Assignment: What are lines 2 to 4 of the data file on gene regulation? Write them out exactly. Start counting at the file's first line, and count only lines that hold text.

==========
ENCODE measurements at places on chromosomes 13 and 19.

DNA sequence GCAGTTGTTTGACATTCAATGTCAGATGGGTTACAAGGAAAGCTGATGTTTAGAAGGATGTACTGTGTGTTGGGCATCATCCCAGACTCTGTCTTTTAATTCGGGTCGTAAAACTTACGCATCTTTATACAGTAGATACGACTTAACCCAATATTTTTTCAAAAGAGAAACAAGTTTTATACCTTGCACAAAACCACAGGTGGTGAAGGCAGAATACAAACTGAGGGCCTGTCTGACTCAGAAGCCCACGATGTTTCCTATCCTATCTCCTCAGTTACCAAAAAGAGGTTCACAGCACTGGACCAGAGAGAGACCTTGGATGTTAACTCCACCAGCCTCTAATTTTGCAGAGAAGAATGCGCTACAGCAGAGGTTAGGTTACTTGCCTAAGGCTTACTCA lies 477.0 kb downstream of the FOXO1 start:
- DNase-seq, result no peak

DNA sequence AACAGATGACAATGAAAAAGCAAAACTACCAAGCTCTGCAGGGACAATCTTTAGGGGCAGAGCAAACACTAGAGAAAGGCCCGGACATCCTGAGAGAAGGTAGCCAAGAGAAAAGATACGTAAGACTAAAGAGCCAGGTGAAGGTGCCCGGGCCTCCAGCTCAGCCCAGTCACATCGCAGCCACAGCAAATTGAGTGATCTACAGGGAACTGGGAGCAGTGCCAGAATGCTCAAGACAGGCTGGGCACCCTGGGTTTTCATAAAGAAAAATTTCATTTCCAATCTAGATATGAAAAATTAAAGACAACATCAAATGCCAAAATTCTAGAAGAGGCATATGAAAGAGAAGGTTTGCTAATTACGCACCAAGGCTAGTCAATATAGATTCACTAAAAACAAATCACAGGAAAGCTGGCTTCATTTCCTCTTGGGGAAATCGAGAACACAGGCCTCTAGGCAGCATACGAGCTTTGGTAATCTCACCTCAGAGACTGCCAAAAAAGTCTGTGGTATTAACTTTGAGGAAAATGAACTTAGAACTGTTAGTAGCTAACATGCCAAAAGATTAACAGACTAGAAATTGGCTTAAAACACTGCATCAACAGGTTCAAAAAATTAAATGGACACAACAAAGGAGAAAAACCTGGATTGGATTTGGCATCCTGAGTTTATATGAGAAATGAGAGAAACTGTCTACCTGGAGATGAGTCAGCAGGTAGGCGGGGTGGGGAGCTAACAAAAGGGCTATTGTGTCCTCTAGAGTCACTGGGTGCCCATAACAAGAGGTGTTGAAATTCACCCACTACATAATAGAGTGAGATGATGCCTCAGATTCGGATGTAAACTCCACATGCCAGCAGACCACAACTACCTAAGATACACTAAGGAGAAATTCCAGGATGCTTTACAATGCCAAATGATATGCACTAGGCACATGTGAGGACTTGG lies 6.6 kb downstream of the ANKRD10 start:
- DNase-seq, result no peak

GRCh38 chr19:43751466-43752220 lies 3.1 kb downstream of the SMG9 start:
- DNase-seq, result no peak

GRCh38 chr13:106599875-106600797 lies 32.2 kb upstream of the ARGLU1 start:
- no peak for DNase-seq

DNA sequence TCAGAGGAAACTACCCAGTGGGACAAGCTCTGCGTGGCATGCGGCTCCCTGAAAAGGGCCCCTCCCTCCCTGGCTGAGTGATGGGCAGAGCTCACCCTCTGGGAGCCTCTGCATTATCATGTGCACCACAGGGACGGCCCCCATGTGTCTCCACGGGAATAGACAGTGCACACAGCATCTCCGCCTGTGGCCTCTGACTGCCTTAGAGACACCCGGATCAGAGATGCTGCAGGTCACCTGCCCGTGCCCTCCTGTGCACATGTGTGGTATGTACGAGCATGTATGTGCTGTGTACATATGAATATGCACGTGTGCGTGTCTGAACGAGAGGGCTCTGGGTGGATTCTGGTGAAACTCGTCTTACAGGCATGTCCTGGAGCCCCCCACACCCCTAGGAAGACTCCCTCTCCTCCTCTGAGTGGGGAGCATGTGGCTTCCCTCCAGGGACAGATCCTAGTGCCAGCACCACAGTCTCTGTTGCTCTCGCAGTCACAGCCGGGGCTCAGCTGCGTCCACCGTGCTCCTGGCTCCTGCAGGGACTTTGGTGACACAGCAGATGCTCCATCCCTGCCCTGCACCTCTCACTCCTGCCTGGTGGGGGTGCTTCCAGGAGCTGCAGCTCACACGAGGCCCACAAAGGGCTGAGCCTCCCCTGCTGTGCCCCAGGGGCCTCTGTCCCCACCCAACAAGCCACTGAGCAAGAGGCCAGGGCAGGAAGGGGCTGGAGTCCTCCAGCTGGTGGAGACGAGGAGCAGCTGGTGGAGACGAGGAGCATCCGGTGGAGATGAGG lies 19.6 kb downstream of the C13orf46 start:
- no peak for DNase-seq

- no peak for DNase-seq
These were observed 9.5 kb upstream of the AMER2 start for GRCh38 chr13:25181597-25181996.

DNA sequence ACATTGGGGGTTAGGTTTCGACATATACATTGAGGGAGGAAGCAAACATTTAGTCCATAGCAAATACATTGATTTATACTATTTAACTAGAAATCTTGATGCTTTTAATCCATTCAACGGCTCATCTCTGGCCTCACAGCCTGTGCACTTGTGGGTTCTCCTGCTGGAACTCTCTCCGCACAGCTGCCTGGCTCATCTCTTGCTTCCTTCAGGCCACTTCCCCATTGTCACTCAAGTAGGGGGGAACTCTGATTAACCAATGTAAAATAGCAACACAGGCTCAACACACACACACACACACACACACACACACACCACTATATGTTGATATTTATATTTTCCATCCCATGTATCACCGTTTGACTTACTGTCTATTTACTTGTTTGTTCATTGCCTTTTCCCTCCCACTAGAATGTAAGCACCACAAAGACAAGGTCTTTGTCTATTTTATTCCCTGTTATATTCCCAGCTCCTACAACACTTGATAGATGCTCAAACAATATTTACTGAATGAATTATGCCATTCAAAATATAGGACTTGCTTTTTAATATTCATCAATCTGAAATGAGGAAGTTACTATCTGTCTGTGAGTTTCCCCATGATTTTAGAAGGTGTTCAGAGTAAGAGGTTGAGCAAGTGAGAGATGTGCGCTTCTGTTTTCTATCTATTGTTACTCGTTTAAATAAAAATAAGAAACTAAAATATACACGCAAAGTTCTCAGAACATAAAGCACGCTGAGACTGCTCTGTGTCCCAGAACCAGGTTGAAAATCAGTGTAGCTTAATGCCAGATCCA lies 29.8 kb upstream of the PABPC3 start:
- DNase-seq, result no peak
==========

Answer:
DNA sequence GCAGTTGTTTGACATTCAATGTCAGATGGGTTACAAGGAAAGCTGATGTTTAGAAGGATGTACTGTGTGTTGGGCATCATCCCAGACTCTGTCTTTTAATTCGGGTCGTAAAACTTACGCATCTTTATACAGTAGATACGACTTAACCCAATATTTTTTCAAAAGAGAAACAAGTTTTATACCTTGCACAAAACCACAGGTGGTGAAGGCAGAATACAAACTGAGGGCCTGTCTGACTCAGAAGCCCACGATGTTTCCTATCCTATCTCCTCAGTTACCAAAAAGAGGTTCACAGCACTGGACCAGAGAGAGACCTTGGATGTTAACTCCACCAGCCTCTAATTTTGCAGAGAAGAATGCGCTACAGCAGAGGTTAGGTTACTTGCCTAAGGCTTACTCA lies 477.0 kb downstream of the FOXO1 start:
- DNase-seq, result no peak

DNA sequence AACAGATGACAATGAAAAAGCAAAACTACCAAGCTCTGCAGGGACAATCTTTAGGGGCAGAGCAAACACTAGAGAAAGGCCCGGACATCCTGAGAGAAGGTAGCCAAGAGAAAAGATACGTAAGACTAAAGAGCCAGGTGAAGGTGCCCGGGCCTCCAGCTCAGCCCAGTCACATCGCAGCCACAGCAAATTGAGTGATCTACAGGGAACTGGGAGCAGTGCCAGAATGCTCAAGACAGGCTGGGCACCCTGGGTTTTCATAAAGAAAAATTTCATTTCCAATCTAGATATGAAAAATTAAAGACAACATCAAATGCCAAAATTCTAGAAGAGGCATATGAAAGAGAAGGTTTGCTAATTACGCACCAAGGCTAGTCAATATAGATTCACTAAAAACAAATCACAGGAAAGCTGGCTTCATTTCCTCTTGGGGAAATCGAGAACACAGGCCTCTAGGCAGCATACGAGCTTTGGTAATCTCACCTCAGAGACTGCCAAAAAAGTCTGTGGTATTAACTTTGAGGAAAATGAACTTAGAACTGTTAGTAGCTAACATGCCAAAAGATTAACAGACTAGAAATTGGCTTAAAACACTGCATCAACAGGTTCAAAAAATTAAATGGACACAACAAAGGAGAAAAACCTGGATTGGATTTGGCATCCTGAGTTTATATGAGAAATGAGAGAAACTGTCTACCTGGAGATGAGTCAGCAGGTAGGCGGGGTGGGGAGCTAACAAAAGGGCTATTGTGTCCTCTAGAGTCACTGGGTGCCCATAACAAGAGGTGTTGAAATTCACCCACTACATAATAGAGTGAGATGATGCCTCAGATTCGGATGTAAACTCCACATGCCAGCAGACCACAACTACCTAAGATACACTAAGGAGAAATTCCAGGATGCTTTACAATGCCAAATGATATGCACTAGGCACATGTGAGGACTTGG lies 6.6 kb downstream of the ANKRD10 start: